The London-based Michael Hintze, founder of the hedge fund CQS, has just sent out his-end-of-year thank note to his investors, looking ahead to 2015.
Sir Michael, a mathematician, a former Australian army officer, a billionaire philanthropist and one of the world’s most successful hedge fund managers, believes the impact of easy money is starting to fade as the US slowing tightens monetary policy.
He’s also strong on the US dollar, worries about the Eurozone and believes volatility will create some good opportunity in 2015.
“There are many crosscurrents globally in terms of economic growth, central bank policies and geopolitical risks. While the completion of Taper in the US is in effect a tightening of monetary policy, Governor Yellen’s Fed will likely be accommodative and ‘behind the curve’ as it relates to any interest rate hikes and the central bank policies of China, the Eurozone and Japan continue to be positively accommodative. We believe the US dollar should continue to strengthen. The near 40% fall in Oil prices over the last six months should be supportive of global GDP growth in the medium-term. In addition to being supply-led, it may also be a reflection of weakening end-demand and add to the deflationary bias, which we believe will likely create cause for concern among more indebted countries in the longer term. Geopolitical issues also continue to threaten stability.”
He’s concerned about the contagion risk of a geopolitically significant event.
“I continue to be concerned about the potential fallout in response to a worsening of international relations between Russia and Europe and the US,” Sir Michael, a fluent Russian speaker, says.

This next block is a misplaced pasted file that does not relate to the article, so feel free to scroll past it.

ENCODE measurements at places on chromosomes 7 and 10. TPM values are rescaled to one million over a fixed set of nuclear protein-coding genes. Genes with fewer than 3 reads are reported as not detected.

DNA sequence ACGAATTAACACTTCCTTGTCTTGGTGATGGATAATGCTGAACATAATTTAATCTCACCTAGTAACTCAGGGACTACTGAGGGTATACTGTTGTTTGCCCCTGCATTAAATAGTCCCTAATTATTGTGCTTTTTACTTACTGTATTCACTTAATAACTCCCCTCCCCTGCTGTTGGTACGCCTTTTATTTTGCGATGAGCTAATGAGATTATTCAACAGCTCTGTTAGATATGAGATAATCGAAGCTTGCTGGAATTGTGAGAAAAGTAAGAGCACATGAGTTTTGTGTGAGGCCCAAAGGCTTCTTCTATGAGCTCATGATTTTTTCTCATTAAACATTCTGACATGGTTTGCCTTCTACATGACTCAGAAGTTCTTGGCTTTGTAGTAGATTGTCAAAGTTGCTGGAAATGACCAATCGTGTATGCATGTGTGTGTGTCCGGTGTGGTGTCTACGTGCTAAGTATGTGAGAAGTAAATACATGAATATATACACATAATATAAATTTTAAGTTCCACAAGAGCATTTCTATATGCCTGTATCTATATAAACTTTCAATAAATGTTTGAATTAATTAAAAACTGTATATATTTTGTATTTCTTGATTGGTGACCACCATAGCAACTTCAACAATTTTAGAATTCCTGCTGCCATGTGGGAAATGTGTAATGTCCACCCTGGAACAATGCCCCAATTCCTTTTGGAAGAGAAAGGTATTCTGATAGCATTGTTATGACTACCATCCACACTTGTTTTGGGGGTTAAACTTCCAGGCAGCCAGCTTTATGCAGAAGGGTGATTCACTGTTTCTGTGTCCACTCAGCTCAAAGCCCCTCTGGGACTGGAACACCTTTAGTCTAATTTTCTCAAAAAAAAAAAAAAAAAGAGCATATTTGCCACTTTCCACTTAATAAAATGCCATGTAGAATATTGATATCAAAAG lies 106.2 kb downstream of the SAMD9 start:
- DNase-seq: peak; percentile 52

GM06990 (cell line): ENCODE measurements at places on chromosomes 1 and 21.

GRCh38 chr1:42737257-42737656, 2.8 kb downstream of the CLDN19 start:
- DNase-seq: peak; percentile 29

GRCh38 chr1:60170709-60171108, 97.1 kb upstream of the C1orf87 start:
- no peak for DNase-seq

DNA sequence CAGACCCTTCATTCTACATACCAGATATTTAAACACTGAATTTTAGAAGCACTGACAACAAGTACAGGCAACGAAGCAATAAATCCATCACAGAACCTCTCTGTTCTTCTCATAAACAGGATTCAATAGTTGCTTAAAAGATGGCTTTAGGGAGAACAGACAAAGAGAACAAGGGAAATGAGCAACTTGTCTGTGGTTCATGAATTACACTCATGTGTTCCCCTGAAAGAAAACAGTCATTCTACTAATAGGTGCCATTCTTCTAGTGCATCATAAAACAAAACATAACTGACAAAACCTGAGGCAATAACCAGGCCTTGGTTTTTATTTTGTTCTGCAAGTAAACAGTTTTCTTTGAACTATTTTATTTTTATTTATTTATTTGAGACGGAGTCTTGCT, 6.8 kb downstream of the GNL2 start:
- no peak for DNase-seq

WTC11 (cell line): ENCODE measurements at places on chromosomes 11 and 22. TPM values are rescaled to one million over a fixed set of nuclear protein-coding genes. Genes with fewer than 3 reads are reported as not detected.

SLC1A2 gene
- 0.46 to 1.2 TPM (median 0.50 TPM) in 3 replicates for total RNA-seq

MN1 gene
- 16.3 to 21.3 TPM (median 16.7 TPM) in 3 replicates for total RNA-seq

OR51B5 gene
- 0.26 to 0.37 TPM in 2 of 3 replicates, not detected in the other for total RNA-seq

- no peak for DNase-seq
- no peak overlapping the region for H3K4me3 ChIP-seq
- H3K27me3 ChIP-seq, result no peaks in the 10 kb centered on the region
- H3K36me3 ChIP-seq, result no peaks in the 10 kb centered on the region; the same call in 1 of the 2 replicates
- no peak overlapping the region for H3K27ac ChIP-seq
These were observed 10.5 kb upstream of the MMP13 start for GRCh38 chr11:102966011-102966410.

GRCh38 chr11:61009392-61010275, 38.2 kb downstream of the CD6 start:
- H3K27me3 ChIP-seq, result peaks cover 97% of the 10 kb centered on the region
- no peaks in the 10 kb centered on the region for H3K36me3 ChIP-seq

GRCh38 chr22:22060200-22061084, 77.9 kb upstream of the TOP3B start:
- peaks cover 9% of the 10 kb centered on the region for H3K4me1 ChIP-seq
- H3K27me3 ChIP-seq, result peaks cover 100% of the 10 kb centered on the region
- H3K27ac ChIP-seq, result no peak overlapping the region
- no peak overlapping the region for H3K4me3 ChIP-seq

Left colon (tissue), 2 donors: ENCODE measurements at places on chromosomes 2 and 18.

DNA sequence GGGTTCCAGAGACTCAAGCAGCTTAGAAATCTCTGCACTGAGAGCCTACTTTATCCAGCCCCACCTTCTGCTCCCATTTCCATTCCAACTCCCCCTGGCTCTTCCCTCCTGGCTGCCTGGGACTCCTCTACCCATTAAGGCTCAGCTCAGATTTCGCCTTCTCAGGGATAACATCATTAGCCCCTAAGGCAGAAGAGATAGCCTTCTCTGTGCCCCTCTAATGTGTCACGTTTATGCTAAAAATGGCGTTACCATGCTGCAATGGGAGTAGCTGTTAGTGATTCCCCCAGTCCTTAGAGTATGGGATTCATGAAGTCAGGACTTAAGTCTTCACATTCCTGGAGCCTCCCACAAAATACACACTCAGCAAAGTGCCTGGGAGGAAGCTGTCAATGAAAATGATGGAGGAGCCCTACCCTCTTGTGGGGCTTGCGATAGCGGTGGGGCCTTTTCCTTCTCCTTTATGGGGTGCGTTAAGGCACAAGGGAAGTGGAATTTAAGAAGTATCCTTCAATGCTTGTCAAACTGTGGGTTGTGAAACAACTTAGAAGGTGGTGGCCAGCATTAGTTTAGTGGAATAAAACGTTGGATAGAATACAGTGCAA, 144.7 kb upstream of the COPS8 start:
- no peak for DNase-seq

“One could take the view that QE (quantitative easing) has muted the markets’ reaction to the situation so far. I discussed my concerns about Russia extensively in my previous CQS Insights and it’s a situation we need to monitor carefully.”
He lists a slowdown in China and China’s Shadow Banking plus the Islamic State as significant risks.
Sir Michael says he thinks the US dollar will continue to appreciate against most major currencies due to the end of QE and the fact that it remains the global reserve currency.
“One needs to be mindful of its impact on US dollar issuers, especially from the developing markets,” he writes. “The portfolios I manage continue to be long US credit names with a tenor of 2-to-4 years reflecting my constructive view for the US in the medium-term.
“Reflecting my concerns over Eurozone fiscal imbalances and regional geopolitical issues, I am short European credit names with a tenor of around five years.
“There are also substantial opportunities being presented by European bank deleveraging, especially at the more illiquid
end of the spectrum.
“I look forward to an interesting year ahead which I believe will be punctuated by greater volatility and a return to dispersion. This should create opportunities on both the long and short sides and I believe we have the tools and experience to navigate markets for the benefit of our investors.”